Welcome Back to the War Against Terror

27/02/2015 16:54 GMT | Updated 29/04/2015 10:59 BST

If 9/11 was a sea-change for the United States then the bombing of an army school in Peshawar may have been a watershed moment of equal proportion for Pakistan.

The international terrorism that was bred in the foothills between the country's northern provinces and Afghanistan, had struck back at the heart of Pakistan's military which has previously been accused of sponsoring it.

The revelation when I met many of the country's political and other leaders last week is that the response, is quite simply a carbon copy taken from George W. Bush.

Fourteen years later, the 'war against terror' has been declared for a second time. A new counter-terrorist force of 10,000 is being assembled and is to be given free rein. Special military courts have been set up to try suspects and the death penalty restored.

Government legal experts I met quoted repeated statements from political leaders that the country is in a 'state of war,' seeking to justify the 'extraordinary' measures they have legislated for. These statements have been confined to political speeches and press conferences however, not official government announcements - in order it appears to avoid consequent international legal implications including for treatment of prisoners of war.

In recent media interviews, the country's former leader and its previous head of intelligence both admitted using terrorist proxies. New Prime Minister Nawaz Sharif made a landmark speech saying no longer are there "good and bad terrorists." Today the language is of 'clean-up,' 'wipe out' and 'string up.'

With terrorist bombings against a police station and a Shia mosque taking place during our presence in the country, the fear of terrorism is very real. But it is difficult not to shiver too at the response.

Members of the country's parliament told us they shed tears at ceding judicial powers back to the army, after the last elections represented the first ever civilian exchange of power in the country's history. Some suggest the government has acceded to a 'soft coup' in which control of security and foreign policy has been returned to the army.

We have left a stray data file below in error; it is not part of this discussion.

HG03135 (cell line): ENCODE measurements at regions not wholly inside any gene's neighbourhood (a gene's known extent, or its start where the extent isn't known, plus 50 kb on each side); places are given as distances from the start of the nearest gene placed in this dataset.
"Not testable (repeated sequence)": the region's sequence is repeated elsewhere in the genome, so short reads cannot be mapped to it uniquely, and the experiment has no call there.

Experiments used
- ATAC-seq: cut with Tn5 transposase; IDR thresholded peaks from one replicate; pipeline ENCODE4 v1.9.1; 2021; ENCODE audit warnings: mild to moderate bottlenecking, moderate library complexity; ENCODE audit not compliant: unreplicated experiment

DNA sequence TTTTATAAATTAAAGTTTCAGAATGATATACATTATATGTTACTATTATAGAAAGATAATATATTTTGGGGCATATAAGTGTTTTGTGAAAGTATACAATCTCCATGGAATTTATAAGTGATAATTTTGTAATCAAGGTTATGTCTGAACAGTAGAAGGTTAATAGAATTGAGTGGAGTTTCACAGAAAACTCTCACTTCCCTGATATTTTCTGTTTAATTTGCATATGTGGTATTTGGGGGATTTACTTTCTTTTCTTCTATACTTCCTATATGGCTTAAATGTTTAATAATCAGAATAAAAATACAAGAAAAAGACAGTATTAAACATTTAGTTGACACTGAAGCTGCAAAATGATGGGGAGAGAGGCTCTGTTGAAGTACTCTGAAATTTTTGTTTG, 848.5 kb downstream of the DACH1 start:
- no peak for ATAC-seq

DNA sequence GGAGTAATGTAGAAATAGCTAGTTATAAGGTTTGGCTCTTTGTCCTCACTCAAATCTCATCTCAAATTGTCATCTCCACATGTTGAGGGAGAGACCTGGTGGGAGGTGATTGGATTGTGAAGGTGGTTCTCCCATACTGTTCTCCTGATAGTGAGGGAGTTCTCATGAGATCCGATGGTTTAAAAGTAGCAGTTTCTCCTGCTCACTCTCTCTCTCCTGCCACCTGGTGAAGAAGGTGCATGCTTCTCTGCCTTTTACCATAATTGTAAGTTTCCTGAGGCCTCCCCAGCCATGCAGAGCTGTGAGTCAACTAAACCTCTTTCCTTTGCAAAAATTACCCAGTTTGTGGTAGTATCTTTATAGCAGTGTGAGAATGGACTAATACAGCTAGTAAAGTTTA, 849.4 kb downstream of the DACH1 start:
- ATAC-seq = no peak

The extraordinary provisions are intended to end after two years, but a twenty-point 'National Action Plan' against terrorism is silent on the very judicial reforms required if powers are indeed to be returned to civilian courts.

The country's army chief is photographed in the newspapers in Kabul, Washington and - despite Britain's rhetoric in favour of democracy-building - shaking David Cameron's hand inside 10 Downing Street.

That chief's public pronouncement that the emergency provisions would be restricted to "jet black terrorists" is also questioned by human rights groups who point out how the executions which have taken place are connected only to specific attacks on military families, including murders clearly unconnected to terrorism.

Government representatives concede that whilst the 'good and bad' distinction may have been made, they cannot win the battle on too many fronts. With full-scale conflict continuing to rage against the Pakistan Taliban in the North Waziristan province abutting Afghanistan, it is very clearly not all quiet on the western front.

But it is the military's record on human rights as well as democracy which should cause us to be crystal clear that our own cooperation is squarely rooted in the rule of law.